Gambia risked $100million lawsuit over ID cards contract

By Sanna Camara

Minister of Interior, Mai Ahmad Fatty has said that the Gambia government is obliged to pay up to $100million to Semlex, the firm originally awarded the national ID cards contract in 2016.

Mai Fatty 1

Fatty said government of The Gambia does not have such kind of money. And that they do not want to go through an adjudication process, so they were compelled to renegotiate. “That is what we are engaged in,” he told journalists at the press conference on Thursday.

“I neither took any bribes nor awarded them any contract for the production of national identity cards in The Gambia. In fact, I have never awarded any contract since assuming office as minister,” he said.

The said contract is merely being renegotiated by the new government after it was already awarded by Jammeh and later, illegally terminated.

Terminated against advice

They contract was awarded by the former president, according to records. Semlex began importing technological equipment to implement the contract at the value of $D10million and those machines are still here in the country, the minister said.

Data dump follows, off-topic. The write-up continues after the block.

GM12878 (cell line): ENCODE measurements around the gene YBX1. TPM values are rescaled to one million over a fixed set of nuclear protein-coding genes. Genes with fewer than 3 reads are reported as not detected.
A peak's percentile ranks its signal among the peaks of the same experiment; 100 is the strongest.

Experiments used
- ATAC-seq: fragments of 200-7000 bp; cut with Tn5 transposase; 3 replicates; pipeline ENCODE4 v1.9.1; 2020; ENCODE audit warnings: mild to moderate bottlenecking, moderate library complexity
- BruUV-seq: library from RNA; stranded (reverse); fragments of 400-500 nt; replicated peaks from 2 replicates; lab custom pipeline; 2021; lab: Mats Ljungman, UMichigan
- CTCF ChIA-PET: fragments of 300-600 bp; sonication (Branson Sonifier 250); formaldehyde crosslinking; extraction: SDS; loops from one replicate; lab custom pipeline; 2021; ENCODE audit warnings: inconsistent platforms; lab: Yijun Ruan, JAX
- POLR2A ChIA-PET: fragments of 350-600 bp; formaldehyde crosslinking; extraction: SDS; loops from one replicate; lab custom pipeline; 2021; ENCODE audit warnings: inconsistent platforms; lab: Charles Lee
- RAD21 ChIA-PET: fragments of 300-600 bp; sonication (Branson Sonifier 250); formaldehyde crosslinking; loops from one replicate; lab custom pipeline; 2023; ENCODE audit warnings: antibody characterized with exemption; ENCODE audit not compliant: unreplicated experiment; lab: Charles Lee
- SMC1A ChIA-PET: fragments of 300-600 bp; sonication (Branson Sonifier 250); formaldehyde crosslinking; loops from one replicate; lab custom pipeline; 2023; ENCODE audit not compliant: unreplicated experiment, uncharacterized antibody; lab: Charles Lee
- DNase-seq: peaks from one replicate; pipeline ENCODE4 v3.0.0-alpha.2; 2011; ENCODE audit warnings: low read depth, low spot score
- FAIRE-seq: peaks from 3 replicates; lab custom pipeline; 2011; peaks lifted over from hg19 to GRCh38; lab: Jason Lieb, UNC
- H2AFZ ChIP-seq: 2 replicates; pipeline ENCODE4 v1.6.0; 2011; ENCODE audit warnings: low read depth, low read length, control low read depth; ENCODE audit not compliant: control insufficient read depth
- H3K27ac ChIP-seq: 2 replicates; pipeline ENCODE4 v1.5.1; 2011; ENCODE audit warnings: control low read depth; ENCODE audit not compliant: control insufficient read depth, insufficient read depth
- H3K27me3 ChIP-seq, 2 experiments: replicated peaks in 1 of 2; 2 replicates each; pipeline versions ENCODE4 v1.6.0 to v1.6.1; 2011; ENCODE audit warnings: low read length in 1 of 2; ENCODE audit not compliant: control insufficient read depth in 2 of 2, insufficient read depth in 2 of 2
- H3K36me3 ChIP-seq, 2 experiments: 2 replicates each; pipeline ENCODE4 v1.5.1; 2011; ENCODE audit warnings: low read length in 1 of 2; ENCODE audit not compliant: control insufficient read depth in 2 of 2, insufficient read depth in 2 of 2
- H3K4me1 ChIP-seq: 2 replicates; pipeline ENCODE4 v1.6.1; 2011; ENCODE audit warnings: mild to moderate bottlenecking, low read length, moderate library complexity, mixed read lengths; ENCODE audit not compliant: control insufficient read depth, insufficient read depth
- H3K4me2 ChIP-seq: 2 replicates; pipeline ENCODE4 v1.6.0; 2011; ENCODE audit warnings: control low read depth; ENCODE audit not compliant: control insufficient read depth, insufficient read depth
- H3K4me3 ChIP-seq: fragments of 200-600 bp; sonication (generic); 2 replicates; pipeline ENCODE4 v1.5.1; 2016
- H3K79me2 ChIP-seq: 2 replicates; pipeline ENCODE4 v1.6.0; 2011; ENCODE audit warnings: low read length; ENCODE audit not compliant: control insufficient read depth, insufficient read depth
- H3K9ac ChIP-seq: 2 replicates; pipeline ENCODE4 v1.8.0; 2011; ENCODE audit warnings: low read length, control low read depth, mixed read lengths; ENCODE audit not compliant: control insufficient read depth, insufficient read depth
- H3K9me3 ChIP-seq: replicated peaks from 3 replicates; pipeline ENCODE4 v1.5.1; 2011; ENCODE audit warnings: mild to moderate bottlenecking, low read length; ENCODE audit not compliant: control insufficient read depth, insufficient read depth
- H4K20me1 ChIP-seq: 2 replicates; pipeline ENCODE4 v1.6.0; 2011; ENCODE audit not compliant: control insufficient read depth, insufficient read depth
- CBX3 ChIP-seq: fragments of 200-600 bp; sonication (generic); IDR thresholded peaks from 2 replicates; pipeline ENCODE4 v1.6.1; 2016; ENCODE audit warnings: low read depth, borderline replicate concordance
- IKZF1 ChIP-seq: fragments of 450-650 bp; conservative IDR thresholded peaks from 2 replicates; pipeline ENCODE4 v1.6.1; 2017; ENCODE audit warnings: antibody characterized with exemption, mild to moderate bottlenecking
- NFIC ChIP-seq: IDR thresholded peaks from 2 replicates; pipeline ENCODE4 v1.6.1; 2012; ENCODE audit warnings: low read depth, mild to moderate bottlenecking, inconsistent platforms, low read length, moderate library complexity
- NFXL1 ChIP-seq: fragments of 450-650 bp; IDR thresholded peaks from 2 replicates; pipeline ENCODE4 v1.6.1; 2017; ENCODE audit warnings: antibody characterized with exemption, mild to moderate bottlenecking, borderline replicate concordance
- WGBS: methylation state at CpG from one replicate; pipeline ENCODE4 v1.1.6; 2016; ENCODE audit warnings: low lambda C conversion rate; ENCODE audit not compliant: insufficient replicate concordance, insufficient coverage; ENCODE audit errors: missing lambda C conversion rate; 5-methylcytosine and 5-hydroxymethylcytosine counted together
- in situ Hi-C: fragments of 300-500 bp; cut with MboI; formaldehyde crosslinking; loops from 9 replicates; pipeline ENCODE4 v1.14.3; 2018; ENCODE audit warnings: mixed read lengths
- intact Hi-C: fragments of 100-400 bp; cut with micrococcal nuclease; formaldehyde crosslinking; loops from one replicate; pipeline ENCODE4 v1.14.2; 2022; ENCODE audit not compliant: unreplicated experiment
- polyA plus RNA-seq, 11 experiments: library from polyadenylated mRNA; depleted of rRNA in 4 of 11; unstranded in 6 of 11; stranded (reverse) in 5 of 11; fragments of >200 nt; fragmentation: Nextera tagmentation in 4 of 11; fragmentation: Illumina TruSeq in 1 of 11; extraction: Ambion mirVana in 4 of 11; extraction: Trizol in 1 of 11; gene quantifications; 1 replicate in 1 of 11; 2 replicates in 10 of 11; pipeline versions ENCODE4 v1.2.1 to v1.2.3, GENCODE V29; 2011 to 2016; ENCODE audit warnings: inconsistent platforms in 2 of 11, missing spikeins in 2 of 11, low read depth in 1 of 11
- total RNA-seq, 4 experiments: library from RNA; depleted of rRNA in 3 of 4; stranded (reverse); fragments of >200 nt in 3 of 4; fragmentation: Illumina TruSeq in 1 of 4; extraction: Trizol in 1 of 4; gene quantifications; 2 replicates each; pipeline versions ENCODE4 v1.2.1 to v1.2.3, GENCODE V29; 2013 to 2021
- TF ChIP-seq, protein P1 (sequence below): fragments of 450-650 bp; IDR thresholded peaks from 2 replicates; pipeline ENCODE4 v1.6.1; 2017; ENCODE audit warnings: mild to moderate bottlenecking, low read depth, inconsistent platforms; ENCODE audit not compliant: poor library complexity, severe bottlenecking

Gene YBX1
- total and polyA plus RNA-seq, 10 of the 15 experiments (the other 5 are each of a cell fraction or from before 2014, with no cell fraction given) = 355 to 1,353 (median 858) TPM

“The Solicitor General at the time advised against terminating the contract with Semlex. Because there was a clause I the contract which states that when contract is terminated after implementation began, the Gambia government is obliged to pay up to $100million to the contractor. We do not have such kind of money,” Fatty explained.

According to him, two processes were employed in determining the contractor: A ministerial committee was to study the feasibility of the Semlex proposal before it could mature into a contract. While a technical committee was to look into the dynamics and efficiency of the Semlex proposal. There was a conclusion from both the technical body of professionals and those of policy maker that it was a good proposal.

“Equipment were imported… but just before they could position themselves to carry out the practicalities of the project, Yahya Jammeh wrote a letter, a presidential directive, cancelling the contract,” Fatty said

“The official position of the Ministry of Justice said ‘you cannot do that’. Yet Jammeh went ahead and wrongfully terminated it, against the law. So Semlex feeling that the contract was violated, wrote to say, when remedies are not taken, they will exercise their rights under the contract.”

He said that just as that transaction was ongoing, a political impasse came and a new government took over. They continued writing to him as the new minister.

“When I received the letter, I took it to cabinet. We realized that it was wrongfully terminated because it went against the advice of the ministry of justice. There was always a valid contract, it was never cancelled according to law,” he said.

Under the old contract, government was entitled to 30 percent, while Semlex 70 percent. “We felt that was unfair, government shares should be more. That is what is being negotiated with Semlex currently but we did not award the contract originally,” he added.


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